role one has in the structuring processes of these mechanisms, the more effective one
can be and feel to raise his/her voices. And it is true that, in many regions of Europe,
usually only middle and upper-middle class youth can actively take part in these
Changing nature of participation: There is a formal/standardized understanding of
youth subcultures and rebellion in academia and politics, deriving from studies about
social movements in sixties and seventies. According to the standards of this
conceptualization, young people might seem apolitical, although they are not. Thus,
one has to take context, time, changing situation of youth and changing nature of
participation processes into account, to interpret the level of political interest and
participation of young people in a more accurate way.
The importance of space and the nature of alternative ways of participation: Having
physical spaces to meet with other young people is very important for youth. If these
spaces are really autonomous then they can nourish democracy by providing
opportunities to share thoughts, to interact and participate. But these spaces can also
serve as places to ‘tame’ youth to behave in certain desired ways, such as the case in
some state founded youth centers. Even in the cases where there are special programs
delivered by social workers, if there is enough space for autonomy, youth can create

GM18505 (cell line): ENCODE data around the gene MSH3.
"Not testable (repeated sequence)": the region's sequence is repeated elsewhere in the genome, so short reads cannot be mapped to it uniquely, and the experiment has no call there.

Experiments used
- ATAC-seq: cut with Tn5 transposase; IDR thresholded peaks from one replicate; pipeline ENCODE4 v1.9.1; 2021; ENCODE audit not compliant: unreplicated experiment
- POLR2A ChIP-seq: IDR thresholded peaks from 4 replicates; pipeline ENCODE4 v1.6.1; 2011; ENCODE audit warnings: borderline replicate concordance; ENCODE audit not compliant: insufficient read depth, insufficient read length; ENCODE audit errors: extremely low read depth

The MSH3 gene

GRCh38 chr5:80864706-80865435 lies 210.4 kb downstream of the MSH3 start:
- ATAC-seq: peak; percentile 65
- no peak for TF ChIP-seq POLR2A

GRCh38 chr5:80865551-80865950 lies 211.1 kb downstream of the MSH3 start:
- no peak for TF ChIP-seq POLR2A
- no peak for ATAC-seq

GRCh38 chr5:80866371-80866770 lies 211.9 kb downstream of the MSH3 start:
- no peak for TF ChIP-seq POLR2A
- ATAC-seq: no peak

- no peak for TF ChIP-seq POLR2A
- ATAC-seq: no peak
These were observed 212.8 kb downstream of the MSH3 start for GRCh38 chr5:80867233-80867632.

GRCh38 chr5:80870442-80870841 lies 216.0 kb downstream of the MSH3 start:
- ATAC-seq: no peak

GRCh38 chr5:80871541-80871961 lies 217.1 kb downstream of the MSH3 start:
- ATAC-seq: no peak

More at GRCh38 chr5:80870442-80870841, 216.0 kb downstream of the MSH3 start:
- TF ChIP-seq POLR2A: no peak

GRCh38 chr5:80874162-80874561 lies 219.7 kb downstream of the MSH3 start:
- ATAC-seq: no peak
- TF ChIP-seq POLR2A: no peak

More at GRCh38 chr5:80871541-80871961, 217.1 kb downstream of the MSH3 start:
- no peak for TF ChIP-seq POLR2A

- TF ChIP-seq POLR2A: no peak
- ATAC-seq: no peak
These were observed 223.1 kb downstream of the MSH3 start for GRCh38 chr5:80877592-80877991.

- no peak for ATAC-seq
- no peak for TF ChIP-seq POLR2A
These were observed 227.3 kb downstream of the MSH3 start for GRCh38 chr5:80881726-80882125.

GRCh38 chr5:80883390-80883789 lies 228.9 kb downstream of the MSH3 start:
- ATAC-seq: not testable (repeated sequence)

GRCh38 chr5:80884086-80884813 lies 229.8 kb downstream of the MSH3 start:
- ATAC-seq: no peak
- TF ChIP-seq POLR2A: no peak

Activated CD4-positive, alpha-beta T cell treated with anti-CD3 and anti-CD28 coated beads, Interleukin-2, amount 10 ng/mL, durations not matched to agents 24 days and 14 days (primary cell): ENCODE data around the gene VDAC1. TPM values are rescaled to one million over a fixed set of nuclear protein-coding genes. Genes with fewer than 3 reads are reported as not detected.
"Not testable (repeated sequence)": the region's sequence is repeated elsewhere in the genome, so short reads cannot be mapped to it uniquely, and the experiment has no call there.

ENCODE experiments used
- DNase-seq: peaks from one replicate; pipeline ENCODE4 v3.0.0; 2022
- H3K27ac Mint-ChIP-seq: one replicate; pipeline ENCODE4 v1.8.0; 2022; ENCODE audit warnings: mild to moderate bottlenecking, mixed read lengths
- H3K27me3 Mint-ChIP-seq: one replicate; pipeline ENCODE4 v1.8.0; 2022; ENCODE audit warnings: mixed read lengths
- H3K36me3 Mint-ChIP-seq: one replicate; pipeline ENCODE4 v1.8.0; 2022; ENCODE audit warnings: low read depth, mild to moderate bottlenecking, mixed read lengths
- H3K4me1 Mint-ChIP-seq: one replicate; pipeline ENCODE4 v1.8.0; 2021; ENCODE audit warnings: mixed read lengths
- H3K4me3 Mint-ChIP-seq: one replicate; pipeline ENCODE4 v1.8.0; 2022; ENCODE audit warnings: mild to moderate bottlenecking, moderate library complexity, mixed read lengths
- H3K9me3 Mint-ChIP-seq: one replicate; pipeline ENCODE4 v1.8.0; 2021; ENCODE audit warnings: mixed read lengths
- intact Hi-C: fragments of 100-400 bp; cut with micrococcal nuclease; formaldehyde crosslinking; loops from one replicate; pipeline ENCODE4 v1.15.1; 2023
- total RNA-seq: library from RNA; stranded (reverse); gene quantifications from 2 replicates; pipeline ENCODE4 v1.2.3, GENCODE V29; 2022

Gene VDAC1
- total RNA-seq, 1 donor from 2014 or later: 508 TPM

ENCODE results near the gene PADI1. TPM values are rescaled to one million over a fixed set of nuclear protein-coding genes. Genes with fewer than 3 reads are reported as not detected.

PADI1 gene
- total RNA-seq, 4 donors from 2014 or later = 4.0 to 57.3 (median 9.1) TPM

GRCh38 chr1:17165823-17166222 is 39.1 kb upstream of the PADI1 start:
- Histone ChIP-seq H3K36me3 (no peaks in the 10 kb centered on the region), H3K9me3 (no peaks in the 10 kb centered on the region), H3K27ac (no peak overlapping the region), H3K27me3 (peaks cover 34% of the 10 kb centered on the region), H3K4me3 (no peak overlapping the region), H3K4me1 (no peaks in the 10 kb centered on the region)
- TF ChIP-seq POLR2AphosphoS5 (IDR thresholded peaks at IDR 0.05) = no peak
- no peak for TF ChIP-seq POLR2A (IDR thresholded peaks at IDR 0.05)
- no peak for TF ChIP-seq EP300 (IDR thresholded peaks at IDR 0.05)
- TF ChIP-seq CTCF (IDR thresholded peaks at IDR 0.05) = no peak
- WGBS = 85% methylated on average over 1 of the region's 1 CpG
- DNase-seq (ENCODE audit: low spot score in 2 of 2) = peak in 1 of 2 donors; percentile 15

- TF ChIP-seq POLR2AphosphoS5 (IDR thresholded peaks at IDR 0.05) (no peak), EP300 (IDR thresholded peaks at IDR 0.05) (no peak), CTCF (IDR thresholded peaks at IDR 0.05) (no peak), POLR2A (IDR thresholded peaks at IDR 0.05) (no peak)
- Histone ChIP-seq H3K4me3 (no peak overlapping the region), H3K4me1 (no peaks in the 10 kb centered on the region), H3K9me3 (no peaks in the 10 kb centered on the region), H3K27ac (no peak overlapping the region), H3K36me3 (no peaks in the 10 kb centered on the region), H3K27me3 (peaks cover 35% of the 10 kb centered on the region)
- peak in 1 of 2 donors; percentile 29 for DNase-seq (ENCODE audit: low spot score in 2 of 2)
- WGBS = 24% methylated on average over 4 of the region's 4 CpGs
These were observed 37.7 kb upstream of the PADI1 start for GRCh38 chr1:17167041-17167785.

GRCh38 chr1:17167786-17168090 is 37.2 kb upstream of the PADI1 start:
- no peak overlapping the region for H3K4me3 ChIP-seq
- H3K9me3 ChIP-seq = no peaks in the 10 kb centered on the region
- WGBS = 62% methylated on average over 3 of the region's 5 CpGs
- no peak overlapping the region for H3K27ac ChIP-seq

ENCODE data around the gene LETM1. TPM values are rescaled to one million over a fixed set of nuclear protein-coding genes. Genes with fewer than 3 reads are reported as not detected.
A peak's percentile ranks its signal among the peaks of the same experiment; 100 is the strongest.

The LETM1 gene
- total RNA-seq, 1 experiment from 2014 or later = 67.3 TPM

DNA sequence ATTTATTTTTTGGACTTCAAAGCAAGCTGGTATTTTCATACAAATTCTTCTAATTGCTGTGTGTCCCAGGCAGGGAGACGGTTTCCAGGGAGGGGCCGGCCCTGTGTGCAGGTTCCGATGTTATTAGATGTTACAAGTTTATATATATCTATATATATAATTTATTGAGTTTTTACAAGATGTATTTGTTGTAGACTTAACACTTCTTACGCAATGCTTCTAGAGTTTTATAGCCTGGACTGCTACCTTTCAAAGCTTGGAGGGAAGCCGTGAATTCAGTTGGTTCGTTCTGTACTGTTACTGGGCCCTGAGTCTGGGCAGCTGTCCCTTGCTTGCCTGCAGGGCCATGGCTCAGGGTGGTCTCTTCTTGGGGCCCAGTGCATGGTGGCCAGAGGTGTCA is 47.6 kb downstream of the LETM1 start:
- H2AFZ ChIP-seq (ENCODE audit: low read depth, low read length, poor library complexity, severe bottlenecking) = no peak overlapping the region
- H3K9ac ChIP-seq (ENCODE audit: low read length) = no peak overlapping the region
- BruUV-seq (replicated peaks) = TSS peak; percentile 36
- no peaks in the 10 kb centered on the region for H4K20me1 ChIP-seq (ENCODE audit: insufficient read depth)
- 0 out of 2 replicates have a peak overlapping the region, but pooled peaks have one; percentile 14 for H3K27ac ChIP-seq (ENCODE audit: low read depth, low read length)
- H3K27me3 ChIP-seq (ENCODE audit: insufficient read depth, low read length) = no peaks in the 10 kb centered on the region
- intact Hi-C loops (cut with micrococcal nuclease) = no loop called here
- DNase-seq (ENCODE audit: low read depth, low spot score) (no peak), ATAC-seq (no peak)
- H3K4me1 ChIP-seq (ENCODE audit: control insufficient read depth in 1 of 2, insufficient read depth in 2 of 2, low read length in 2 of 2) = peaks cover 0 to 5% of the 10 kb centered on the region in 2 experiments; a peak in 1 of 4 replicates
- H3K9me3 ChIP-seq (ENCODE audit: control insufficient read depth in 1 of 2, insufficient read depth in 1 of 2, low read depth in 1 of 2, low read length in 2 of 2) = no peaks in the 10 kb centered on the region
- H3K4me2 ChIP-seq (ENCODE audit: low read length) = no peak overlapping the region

their own agenda and alternative activities to participate, based on their common
issues. Issue-based social movements with loose structures can be considered as a
feature of alternative ways of participation. To achieve the desired outcome (which is
only as important as the process itself), young people have to have connections with
other young people and to have access to traditional political mechanisms and people
holding power in these mechanisms and the traditional political mechanisms need to
be revised to pay attention to and take into account the demands delivered through
new ways of participation.
The third session of the workshop under the heading of ‘Change of narrative and
source: New ways of Media’ was structured to focus on these questions: ‘How are the
alternative media resources (zaytung, heberler etc.) changing the narrative and the perspective of the
news? What are the impacts of “changing the narrative and the perspective of the news” on
participation of young people to the public debate? What are the resources for the narrative and who
are the creators of these ?’ .
In his presentation with the title ‘The Mediation of Dissensus’, Bart Cammaerts, from